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Related topics: 401k, bonds, retirement planning, investing strategy, Anthony Mirhaydari

It's hard to blame investors for retreating to bonds over the past two years.

During the 2007-2009 bear market, U.S. households saw their 401k's and other retirement plans shrink by more than $3 trillion -- around 35% of the pre-recession total.

Of this, $2.4 trillion came from stock losses. The more you had in stocks, the more you likely lost.

Combine that with the 2000-2002 tech crash -- and a variety of economic calamities, panics and cases of fraud -- and you get the worst-performing 10-year period in the stock market since the 1930s.

So despite the economy's return to growth in the summer of 2009 and the stock market's 91% rally from its low, shell-shocked investors have stuck with the perceived safety of bonds and shunned stocks.

According to Credit Suisse, a whopping 95% of newly invested money has flowed into bond mutual funds since the beginning of 2009. Now, bonds account for 38% of all mutual-fund assets -- which is where most nest egg dollars sit -- up from 24.4% in 2007 and 19.8% in 2000.

This safe-and-sane approach leaves us at least secure, right? Unfortunately not.

Image: Anthony Mirhaydari

Anthony Mirhaydari

A very long rally in bonds is coming to an end; a huge correction could be in the offing. So this flight to safety has set up a lot of everyday investors for the next great 401k washout.

Still living in fear

This flight to bonds has been driven by uncertainty and fear: A September survey (.pdf file) of investors by the Investment Company Institute found that investors' willingness to take risk remains well below pre-recession levels and continues to slide among the under-35 cadre entering their prime savings years. The "safety" of fixed-income investments has almost become an obsession; a Morgan Stanley analysis of ICI mutual-fund flow data shows bonds are now more popular than stocks were even at the peak of the equity bubble in 2000.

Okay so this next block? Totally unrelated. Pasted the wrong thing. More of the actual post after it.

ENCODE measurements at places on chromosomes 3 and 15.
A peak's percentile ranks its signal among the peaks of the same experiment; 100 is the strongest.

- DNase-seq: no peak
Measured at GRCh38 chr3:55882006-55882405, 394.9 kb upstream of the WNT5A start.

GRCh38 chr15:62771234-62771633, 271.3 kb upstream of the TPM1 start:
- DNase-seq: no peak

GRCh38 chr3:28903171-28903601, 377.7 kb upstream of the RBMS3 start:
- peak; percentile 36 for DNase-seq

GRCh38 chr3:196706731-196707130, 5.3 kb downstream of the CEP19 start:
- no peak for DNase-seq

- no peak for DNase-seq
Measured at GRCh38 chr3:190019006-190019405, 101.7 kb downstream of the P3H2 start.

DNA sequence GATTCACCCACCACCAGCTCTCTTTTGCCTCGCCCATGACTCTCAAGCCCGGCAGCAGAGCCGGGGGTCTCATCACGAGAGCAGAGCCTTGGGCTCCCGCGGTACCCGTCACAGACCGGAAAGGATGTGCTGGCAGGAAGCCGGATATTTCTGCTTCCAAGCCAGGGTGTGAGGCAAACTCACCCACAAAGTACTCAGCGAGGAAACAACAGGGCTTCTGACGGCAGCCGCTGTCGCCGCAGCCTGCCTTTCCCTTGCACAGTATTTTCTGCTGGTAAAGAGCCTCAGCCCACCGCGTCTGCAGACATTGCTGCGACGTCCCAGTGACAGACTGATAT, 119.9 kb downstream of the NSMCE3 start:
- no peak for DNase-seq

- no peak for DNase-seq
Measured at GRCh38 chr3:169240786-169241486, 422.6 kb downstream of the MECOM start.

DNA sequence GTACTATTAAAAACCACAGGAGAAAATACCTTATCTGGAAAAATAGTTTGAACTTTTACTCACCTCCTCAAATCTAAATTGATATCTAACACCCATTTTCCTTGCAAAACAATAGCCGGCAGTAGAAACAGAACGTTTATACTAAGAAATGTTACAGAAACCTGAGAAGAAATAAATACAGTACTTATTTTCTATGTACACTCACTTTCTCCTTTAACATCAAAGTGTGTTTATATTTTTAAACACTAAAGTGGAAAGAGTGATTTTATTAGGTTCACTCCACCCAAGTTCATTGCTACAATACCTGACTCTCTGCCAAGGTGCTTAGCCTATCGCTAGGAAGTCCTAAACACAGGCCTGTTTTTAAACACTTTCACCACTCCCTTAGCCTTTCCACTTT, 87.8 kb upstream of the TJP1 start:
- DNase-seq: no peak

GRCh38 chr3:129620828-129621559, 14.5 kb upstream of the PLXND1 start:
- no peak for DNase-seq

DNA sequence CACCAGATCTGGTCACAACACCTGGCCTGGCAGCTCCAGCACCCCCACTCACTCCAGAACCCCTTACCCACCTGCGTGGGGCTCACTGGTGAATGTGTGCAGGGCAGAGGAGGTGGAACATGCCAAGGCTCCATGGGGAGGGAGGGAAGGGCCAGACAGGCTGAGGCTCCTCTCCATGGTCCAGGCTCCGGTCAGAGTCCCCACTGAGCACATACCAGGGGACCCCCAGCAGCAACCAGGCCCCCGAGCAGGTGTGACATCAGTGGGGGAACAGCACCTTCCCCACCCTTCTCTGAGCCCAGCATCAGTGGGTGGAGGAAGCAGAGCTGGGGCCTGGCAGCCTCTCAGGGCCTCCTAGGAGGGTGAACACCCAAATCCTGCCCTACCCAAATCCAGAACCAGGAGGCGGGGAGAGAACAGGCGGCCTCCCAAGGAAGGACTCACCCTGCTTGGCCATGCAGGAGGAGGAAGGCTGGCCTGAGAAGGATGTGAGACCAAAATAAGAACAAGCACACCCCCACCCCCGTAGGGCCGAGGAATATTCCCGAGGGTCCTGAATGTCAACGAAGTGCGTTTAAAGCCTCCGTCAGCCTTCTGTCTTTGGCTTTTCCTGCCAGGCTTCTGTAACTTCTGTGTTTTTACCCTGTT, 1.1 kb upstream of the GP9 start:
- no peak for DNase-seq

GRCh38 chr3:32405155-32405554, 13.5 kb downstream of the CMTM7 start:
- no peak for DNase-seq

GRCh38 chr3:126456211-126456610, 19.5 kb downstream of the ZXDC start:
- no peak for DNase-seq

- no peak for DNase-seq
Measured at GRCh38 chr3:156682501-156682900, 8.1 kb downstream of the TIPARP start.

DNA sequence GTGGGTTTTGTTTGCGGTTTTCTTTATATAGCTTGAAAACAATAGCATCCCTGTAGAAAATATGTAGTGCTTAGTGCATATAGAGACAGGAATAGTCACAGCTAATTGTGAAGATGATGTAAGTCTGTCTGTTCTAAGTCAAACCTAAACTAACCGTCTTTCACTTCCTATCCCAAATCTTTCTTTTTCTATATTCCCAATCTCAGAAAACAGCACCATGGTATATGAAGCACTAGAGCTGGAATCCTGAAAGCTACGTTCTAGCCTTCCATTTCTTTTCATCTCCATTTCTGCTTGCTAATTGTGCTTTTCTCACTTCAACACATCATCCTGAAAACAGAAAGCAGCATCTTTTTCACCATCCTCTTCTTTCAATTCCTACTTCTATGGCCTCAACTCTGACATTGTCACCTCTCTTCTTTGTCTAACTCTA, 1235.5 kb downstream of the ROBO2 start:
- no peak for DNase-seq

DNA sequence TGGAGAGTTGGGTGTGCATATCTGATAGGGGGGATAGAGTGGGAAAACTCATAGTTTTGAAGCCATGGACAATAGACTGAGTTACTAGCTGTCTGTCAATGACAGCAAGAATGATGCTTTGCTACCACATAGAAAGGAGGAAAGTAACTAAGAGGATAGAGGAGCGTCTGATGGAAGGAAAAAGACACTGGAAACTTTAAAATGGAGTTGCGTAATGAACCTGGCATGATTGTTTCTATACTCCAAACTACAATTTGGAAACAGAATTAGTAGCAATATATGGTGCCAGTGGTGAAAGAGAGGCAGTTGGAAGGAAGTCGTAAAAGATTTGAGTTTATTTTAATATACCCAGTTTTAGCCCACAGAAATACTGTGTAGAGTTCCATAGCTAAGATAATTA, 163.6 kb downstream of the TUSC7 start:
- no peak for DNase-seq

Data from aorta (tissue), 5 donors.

But like all bubbles, this will end badly for those who don't recognize it for what is.

The great bond bull market -- which accompanied the long decline of interest rates from a high of 22.4% in 1981 to nearly zero now -- is coming to an end as rates start moving higher. This was the subject of my most recent column, as well as columns from November (on the Fed's $600 billion "QE2" money-printing initiative) and September (on inflation). The drivers will be a shift in the supply/demand balance for money, rising inflationary pressures and faster economic growth. With 10-year Treasury yields at 3.4% now, analysts at Jefferies are looking for rates of 5% later this year, while Morgan Stanley is looking for 4%.

While those gains don't sound drastic, investors in long-term bonds will be handed large losses as duration -- the leverage that's implicit in long-lived fixed-income assets -- comes back to bite them. It's like buying stocks on margin; the potential gains go up, but so do potential losses.

Duration bolsters returns when rates are falling and bond prices are rising, as they were during the 2007-2009 bear market for stocks. It magnifies losses when things reverse.

I'll use an example to illustrate.

Say you've invested in a 10-year bond that pays one payment at maturity (a "zero-coupon" bond with a 10-year duration), and interest rates are at 2%. Then, rates increase to 4%. Not a big deal, you might think. But it would cost your bond around 20% of its value. If the bond matured in just two years -- a shorter duration -- your loss would be cut to 4% for the same change in rates.

The flight has begun

The market is starting to do this math. Bond yields are up from 2.4% in October and a low of 2.1% in December 2008, pushing bond prices down. This has the so-called "smart money" moving out of bonds and into stocks.

For the week that ended Dec. 15, 2010, bond funds tracked by EPFR posted their biggest outflow since 2008 and posted outflows in six of the final seven weeks of 2010. For November and December, equity funds took in more than $51 billion -- barely enough to push their annual total into positive territory.